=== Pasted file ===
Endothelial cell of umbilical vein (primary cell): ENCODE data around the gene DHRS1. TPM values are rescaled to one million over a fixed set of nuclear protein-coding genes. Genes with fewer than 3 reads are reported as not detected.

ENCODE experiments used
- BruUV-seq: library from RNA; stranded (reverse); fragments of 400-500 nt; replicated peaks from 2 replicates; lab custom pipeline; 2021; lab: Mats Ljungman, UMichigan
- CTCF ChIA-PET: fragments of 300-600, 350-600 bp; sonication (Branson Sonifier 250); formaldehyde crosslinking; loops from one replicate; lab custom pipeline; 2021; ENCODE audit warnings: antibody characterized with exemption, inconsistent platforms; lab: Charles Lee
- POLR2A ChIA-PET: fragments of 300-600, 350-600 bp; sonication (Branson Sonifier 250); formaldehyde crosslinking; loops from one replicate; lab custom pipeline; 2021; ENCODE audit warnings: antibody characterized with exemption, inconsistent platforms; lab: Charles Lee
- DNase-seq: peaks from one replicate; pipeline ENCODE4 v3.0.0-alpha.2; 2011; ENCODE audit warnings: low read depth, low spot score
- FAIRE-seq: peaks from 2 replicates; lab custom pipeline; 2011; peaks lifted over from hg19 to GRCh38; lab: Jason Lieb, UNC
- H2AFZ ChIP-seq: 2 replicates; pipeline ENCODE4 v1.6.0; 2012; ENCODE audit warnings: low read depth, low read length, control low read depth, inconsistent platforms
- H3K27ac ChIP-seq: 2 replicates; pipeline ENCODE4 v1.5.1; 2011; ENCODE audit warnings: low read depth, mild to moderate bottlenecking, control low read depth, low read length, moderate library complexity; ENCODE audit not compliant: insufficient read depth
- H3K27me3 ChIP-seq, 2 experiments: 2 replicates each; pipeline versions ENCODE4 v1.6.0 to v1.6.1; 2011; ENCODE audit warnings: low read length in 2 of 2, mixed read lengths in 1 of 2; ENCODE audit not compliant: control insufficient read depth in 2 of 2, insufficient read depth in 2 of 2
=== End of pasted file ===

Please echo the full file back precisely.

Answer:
Endothelial cell of umbilical vein (primary cell): ENCODE data around the gene DHRS1. TPM values are rescaled to one million over a fixed set of nuclear protein-coding genes. Genes with fewer than 3 reads are reported as not detected.

ENCODE experiments used
- BruUV-seq: library from RNA; stranded (reverse); fragments of 400-500 nt; replicated peaks from 2 replicates; lab custom pipeline; 2021; lab: Mats Ljungman, UMichigan
- CTCF ChIA-PET: fragments of 300-600, 350-600 bp; sonication (Branson Sonifier 250); formaldehyde crosslinking; loops from one replicate; lab custom pipeline; 2021; ENCODE audit warnings: antibody characterized with exemption, inconsistent platforms; lab: Charles Lee
- POLR2A ChIA-PET: fragments of 300-600, 350-600 bp; sonication (Branson Sonifier 250); formaldehyde crosslinking; loops from one replicate; lab custom pipeline; 2021; ENCODE audit warnings: antibody characterized with exemption, inconsistent platforms; lab: Charles Lee
- DNase-seq: peaks from one replicate; pipeline ENCODE4 v3.0.0-alpha.2; 2011; ENCODE audit warnings: low read depth, low spot score
- FAIRE-seq: peaks from 2 replicates; lab custom pipeline; 2011; peaks lifted over from hg19 to GRCh38; lab: Jason Lieb, UNC
- H2AFZ ChIP-seq: 2 replicates; pipeline ENCODE4 v1.6.0; 2012; ENCODE audit warnings: low read depth, low read length, control low read depth, inconsistent platforms
- H3K27ac ChIP-seq: 2 replicates; pipeline ENCODE4 v1.5.1; 2011; ENCODE audit warnings: low read depth, mild to moderate bottlenecking, control low read depth, low read length, moderate library complexity; ENCODE audit not compliant: insufficient read depth
- H3K27me3 ChIP-seq, 2 experiments: 2 replicates each; pipeline versions ENCODE4 v1.6.0 to v1.6.1; 2011; ENCODE audit warnings: low read length in 2 of 2, mixed read lengths in 1 of 2; ENCODE audit not compliant: control insufficient read depth in 2 of 2, insufficient read depth in 2 of 2